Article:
9. 9. Using MDX in Report Queries• STRTOSET – Converts a string to a set• STRTOMEMBER – Converts a string to a member• Cross Join – Combines tuples of one set with the tuples of another – Use * to combine multiple dimensions• Can’t execute more than one MDX query at a time in SSMS in the same query window.• Beware of the ‘All’ and ‘Unknown’ members.• If you have multiple conditions in your WHERE clause, you need to enclose them in ( ) – e.g. WHERE (condition1, condition2, condition3);
    10. 10. Double Empty?• Non Empty vs NonEmpty() – Non Empty is a prefix and is used to remove empty record sets – NonEmpty() returns the set of tuples that are not empty from a specified set
    11. 11. MDX Filtering• Filtering in the WHERE clause• Inline filtering – [Customers].[CustomerID].&[123] – Use with ON ROWS• Using ‘Filter’ – Checks tuples to see if it exists within the filter condition – Use with ON ROWS
    12. 12. SSRS• Data Source: Use Microsoft SQL Server Analysis Services• Queries need to use MDX instead of T-SQL• Parameter Values need to use MDX data sources – May also need to convert string values into MDX.• Field sources will be in XML
    13. 13. Report Fields: T-SQL vs MDX (XML)
    14. 14. XML Field Source Values• Numeric Values – <?xml version="1.0" encoding="utf-8"?><Field xmlns:xsi=" instance" xmlns:xsd="" xsi:type="Measure" UniqueName="[Measures].[Total Amount]" />• Dimension Values – <?xml version="1.0" encoding="utf-8"?><Field xmlns:xsi=" instance" xmlns:xsd="" xsi:type="Level" UniqueName="[Customers].[Customer Name].[Customer Name]" />
    15. 15. Calculated Fields• Use Calculated Fields to pass MDX parameter strings – ="[Reservation Dates].[Calendar Year].&["+Fields!CalendarYear.Value+"]"
    16. 16. Passing Parameters Between Reports• Passing Single Values – Easier – Two options when passing parameter values: 1. Pass the parameter name (e.g. @Parameter) and then convert it back into an MDX string in the subsequent queries and use a StrToMember function.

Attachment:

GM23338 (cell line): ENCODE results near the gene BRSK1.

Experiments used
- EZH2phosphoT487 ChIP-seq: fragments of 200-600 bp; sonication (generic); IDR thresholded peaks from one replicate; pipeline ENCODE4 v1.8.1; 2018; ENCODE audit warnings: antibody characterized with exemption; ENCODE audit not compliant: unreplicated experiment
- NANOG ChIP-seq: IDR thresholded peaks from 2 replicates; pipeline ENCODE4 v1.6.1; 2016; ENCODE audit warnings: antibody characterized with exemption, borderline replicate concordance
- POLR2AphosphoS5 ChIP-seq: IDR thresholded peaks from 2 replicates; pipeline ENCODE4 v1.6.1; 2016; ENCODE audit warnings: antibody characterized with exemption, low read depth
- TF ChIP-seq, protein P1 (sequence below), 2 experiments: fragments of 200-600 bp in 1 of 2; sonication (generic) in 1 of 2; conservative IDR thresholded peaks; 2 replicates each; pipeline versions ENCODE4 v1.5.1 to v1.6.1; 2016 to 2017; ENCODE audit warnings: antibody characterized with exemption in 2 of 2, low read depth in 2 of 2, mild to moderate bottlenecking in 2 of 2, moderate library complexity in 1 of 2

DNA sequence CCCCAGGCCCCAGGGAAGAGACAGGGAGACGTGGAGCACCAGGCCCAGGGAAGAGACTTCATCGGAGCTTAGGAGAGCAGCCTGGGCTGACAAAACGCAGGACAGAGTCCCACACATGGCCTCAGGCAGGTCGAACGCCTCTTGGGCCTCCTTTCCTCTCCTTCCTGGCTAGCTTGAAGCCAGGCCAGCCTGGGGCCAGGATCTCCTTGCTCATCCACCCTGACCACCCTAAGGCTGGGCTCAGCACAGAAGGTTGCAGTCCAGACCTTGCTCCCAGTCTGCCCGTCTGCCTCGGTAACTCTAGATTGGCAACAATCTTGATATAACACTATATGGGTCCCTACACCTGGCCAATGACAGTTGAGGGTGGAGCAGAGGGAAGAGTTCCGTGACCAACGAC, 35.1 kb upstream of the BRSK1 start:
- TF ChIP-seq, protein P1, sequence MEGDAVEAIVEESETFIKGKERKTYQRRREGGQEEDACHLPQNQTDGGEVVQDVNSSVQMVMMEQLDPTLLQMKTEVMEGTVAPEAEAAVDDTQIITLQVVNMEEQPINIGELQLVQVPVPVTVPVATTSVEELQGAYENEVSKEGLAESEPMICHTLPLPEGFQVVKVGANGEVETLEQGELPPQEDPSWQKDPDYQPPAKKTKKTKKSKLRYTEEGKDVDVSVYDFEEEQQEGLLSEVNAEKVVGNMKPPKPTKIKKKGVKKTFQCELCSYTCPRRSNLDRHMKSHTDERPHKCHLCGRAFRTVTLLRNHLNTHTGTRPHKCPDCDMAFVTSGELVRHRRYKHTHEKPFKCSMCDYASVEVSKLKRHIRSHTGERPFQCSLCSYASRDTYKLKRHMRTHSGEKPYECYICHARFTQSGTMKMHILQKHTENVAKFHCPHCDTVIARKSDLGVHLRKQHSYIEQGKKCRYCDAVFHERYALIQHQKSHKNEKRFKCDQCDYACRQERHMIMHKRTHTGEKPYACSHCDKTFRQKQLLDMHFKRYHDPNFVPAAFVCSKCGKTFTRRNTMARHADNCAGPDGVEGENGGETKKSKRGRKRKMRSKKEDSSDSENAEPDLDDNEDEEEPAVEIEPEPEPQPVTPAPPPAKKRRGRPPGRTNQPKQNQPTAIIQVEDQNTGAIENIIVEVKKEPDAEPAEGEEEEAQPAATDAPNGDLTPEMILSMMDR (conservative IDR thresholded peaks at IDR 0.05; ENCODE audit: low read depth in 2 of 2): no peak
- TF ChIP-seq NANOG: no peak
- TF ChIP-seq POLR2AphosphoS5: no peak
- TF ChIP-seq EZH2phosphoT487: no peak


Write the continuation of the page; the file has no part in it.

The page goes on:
17. 17. Passing Parameters Between Reports• Passing Single Values – Two options when passing parameter values: 2. Or, create and pass a Calculated Field as an MDX string and then use the StrToMember function.
    18. 18. Passing Parameters Between Reports• > 1 Value – Typically More difficult – Have to convert to MDX string values – In MDX use StrToSet
    19. 19. Demo
    20. 20. Performance Tuning - SSAS• Ensure the SSAS server has sufficient hardware• Tune aggregations on your cubes• Use Partitions – By Time – By Geography• Add a Constrained flag to StrToSet and StrToMember functions – More secure and improves performance – StrToMember([Geography].[Geography].[Country].[Germany].FirstChild, CONSTRAINED)
    21. 21. Performance Tuning - MDX• Performance tune MDX queries• Use Named Sets to avoid recalculating set expressions• Use Calculated Members to cache numeric values• Apply filters to limit the result sets• Only use StrToSet and StrToMember when using SSRS parameters• Use the NonEmpty function wherever possible
    22. 22. Performance Tuning - SSRS• Avoid returning too many records (~ 2,000+)• Use parameters and filtering to limit records returned• Try to avoid resource intensive reporting features – Fixed Data (Advanced Mode) – Repeat on New Page (Advanced Mode) – Matrix reports with column groupings
    23. 23. Gotchas• Constant balancing act between using parameter strings, MDX Values, and data set values.• BIDS2010 – If you put the wrong XML field name values, you will get warnings even AFTER you fix it. Need to close BIDS and restart.• BIDS2008 – Avoid using the query wizard! – Can change your queries back to the original – The MDX wizard likes to ‘Hide’ your datasets
    24. 24. Pro’s & Con’s• Pro’s – Ability to report off of existing cubes – Take advantage of SSAS aggregations• Con’s – Writing queries can be more difficult / time consuming – Using parameters can be more complex – Not the most efficient for large, detailed reports
    25. 25. Links• Analysis Services Connection Type for MDX (SSRS) –• Microsoft SSAS Overview –• Microsoft MDX Overview –• Microsoft SSRS Overview –
    26. 26. Questions?Jeff Prom• Contact Info – Blog: – Email:
    27. 27. Thank You!Jeff Prom